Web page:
Donald Trump stopped bragging about the polls to share some “breaking news.” The FBI is investigating how Hillary Clinton “put the office of Secretary of State up for sale. …”
“The FBI agents say their investigation is likely to yield an indictment,” he said at a rally Thursday, echoing a report on Fox News that has been since retracted.
“Lock her up. Lock her up,” the crowd shouted. Trump paused, the cry filling Jacksonville Equestrian Center. “Lock her up!”
“But just remember,” he continued, wagging a finger, “the system is rigged. Remember that.”
Never miss a local story.
As the election has worn on, Trump has fomented darker notions, alleging widespread government corruption and questioning the integrity of elections.
While indicating he might not accept the results if Clinton wins, Trump has asked his followers to head to the polls and be on the lookout for fraud, often implying that it could happen in urban areas with large concentrations of minority voters.
“Watch Philadelphia. Watch St. Louis. Watch Chicago. Watch so many other places,” Trump said a few weeks ago in Colorado. The campaign invites people to sign up to be a “Trump election observer” and “stop crooked Hillary from rigging this election!”
Talks with a dozen people inside the horse barn here found no one ready to take up his call, but there was agreement that fraud could happen. The reality that Florida — a must-win state for Trump with a history of election problems — could be bitterly close only heightened those concerns.
“It’s been going on forever. I don’t necessary think Jacksonville, but maybe in other parts of the country where things are more lax,” said Jim Guy, 36.
“I definitely have some concerns. Not so much in this area but down in South Florida where they’ve shown in the past that they don’t really know how to vote right, the potential exists for some serious voter fraud,” said Mike Lashbrook, 48.
Trump’s persistent talk of a rigged system has resonated.
Only half of Republicans say they would accept Clinton as their president, according to a recent Reuters/Ipsos poll, and nearly 70 percent said a Clinton victory would be because of illegal voting or other mischief.
There is no evidence of widespread national voter fraud. This summer, as Trump began to ramp up talk of a “rigged” system, Florida election officials took the unusual step of issuing an open letter to reassure voters in the nation’s biggest battleground state that safeguards are in place to prevent that from happening.
But concerns and allegations are not new, and poll watching is standard practice in Florida and other states. In most cases the volunteers must be registered with a political party and go through training. They can point out potential problems to election officials and, in some states, challenge whether a voter is actually eligible. But they cannot campaign for their candidates or confront voters themselves.
Both campaigns have poll watchers and Trump has lagged Clinton in numbers, though he’s made up ground in some areas, including Tampa Bay.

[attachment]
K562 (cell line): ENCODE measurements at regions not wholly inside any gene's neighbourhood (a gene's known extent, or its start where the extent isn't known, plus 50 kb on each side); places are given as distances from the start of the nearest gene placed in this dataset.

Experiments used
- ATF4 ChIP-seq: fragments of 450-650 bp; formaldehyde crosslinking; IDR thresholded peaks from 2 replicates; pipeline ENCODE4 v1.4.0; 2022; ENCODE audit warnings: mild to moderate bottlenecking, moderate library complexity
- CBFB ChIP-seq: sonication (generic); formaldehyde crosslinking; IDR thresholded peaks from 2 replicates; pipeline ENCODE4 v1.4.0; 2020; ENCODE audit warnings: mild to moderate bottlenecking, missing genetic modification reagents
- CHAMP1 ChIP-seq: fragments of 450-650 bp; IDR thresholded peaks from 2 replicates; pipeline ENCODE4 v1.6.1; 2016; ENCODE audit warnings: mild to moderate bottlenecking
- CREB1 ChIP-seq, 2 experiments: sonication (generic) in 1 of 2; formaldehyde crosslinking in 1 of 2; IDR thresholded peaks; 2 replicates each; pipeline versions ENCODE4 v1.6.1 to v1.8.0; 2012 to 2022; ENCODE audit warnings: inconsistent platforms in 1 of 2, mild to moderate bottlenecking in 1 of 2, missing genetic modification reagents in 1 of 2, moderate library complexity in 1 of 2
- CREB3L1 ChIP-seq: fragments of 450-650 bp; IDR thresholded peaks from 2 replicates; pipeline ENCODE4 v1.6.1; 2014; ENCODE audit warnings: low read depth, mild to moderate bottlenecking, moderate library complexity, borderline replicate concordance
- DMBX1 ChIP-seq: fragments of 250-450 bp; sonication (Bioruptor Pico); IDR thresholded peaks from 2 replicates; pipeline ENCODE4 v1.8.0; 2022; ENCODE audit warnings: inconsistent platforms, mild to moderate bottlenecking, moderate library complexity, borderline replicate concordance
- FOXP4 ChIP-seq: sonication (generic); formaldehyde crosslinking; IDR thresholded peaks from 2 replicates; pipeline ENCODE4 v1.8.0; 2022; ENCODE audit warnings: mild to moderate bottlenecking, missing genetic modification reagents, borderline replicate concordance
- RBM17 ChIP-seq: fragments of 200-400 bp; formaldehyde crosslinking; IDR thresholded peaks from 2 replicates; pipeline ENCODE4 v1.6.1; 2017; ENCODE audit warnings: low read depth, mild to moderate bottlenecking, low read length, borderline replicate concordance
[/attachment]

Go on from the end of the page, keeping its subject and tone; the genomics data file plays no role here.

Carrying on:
“It’s like being an investigator. You have your eyes and ears,” said Carolyn Bourland, a retired teacher in Orlando, who followed Trump’s encouragement to become a poll watcher. She said she was worried about attempts to rig the election. “It’s shocking how much of this stuff is going on.”
Still, Bourland said she is clear on the limitations of her role. “You’re not allowed to campaign for any candidate, and if you see something suspicious, you go to the person in charge.”
Trump’s loosely organized effort has raised concern that people will become freelance election monitors, joining fringe groups that are mobilizing their own teams. Democrats and civil rights groups say this could lead to voter intimidation, especially among minority voters that are key to Clinton’s chances.
“Unsubstantiated allegations of fraud concern us because of the impact they can have on communities of color that are historically disenfranchised,” said Jennifer Bronson, an election protection fellow with the Lawyers’ Committee for Civil Rights Under Law.
The group has a hotline for voters — 866-OUR-VOTE (687-8683) — and said so far 2,000 calls have come in from Florida, more than any other state. Bronson said a small number of those — she did not have an exact figure — are from people who have felt harassed at early voting sites.
In West Palm Beach, Democrats have taken video of Trump supporters using bullhorns to shout at people at an early voting site. Sheriff’s deputies have been dispatched in recent days but no arrests have been made, a spokeswoman said Friday, noting heightened tensions this election.
The lines between free speech and harassment can be matter of perspective — and distance.
Florida has a 100-foot rule that is rigidly enforced in most places. No political activity is allowed within a 100-foot radius of the entrance to a polling place, mainly to prevent voters from being harassed. Poll watchers must also adhere to the 100-foot rule.
Added to the mix is an “exit poll” effort by Roger Stone, a longtime Trump ally and political operative. Stone has signed up 1,300 “vote protectors” he says will survey voters to check against the accuracy of voting machines.
He is targeting metro areas in key battleground states, including Democratic strongholds Broward and Palm Beach counties. Stone is facing lawsuits in Ohio, Nevada, Arizona and Pennsylvania alleging the plan will result in intimidation against minorities.
“It’s nonsense,” Stone said in an interview Friday. “Why do they fear poll watching and exit polling? What is it they have planned that they fear will be detected?”
Stone said his group, Stop the Steal, was mindful that some bad actors could “infiltrate” the ranks but said the objective is to maintain the integrity of the election.
Information from the Associated Press was used in this report.